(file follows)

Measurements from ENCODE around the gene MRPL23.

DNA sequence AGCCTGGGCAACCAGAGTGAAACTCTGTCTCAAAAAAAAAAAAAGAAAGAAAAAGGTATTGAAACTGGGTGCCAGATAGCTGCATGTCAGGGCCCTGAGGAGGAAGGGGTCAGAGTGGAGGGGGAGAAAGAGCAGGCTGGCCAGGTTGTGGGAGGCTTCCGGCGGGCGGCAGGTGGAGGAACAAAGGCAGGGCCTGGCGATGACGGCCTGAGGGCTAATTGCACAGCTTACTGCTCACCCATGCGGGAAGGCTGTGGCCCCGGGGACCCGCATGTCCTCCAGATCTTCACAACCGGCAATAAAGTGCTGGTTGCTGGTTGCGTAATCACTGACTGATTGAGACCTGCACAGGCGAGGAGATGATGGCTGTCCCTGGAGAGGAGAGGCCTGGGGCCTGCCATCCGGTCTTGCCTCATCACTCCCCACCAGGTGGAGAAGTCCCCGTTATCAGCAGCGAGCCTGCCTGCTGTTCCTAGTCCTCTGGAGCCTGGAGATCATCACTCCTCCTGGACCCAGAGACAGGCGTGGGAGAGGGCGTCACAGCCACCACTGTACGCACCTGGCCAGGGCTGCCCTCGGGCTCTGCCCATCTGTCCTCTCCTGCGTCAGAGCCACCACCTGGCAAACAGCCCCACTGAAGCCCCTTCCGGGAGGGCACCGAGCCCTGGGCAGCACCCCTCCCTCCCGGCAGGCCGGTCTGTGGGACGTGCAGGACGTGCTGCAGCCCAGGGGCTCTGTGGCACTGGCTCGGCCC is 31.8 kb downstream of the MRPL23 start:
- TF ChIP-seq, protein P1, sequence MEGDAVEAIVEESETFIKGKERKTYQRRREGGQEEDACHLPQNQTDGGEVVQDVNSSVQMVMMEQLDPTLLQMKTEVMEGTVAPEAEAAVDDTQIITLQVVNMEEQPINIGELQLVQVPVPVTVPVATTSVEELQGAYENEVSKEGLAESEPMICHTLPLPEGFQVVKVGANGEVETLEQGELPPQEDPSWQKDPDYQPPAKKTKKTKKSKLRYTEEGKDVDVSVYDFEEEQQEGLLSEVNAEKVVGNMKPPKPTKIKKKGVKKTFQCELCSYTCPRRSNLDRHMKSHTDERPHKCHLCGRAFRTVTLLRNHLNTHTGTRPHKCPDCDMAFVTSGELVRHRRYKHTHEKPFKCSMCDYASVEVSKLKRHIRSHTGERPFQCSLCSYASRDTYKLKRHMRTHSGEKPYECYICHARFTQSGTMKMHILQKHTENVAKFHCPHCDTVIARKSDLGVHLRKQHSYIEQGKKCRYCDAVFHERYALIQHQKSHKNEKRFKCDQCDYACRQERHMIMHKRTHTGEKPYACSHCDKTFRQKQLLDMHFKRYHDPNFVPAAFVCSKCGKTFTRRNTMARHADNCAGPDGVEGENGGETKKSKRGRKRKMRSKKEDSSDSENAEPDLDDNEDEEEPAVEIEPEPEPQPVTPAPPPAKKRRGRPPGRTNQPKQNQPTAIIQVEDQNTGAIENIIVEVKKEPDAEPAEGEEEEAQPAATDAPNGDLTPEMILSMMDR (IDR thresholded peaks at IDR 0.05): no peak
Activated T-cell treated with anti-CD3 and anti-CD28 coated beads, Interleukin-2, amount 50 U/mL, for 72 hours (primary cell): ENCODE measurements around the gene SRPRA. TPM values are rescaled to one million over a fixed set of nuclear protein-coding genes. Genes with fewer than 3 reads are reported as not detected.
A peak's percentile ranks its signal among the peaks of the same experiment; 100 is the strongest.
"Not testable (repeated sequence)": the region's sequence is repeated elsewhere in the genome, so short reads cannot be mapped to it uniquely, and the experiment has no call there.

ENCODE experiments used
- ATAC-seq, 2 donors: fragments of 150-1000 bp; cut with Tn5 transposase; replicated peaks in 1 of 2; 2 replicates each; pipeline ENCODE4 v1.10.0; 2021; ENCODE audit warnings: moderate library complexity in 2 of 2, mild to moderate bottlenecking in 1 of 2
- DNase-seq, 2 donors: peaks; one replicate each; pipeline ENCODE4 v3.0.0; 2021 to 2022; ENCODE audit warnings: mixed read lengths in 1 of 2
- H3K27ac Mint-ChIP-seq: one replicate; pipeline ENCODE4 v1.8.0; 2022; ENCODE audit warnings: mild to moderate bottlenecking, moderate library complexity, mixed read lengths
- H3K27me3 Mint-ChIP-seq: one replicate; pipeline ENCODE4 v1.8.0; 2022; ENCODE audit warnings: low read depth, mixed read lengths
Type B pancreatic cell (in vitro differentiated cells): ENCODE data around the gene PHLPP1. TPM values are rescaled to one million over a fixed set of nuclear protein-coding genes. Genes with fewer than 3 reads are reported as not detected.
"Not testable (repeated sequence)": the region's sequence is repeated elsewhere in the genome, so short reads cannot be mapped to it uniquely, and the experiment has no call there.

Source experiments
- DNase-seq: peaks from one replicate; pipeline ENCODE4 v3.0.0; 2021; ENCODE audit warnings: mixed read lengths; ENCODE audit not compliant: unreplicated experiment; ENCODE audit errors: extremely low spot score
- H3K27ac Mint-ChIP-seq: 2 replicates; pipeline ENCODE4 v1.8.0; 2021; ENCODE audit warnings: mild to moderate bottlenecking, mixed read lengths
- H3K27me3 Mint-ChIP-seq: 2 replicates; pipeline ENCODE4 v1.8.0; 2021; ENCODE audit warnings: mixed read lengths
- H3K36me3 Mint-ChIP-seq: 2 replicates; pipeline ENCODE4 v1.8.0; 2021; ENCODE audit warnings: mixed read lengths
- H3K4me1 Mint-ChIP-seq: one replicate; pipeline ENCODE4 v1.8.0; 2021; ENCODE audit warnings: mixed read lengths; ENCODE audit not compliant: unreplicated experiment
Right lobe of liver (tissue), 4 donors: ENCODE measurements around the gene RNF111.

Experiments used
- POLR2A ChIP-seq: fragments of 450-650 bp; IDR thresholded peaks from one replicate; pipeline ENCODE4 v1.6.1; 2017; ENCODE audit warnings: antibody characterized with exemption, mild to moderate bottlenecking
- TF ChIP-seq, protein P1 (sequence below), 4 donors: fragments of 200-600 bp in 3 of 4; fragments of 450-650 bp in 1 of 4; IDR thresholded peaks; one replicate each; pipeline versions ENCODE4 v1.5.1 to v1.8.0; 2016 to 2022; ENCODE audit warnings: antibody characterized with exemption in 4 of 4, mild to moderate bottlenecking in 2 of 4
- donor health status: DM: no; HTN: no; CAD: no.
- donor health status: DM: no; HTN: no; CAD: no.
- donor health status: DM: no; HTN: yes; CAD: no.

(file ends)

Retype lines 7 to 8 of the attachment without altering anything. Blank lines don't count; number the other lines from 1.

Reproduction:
ENCODE experiments used
- ATAC-seq, 2 donors: fragments of 150-1000 bp; cut with Tn5 transposase; replicated peaks in 1 of 2; 2 replicates each; pipeline ENCODE4 v1.10.0; 2021; ENCODE audit warnings: moderate library complexity in 2 of 2, mild to moderate bottlenecking in 1 of 2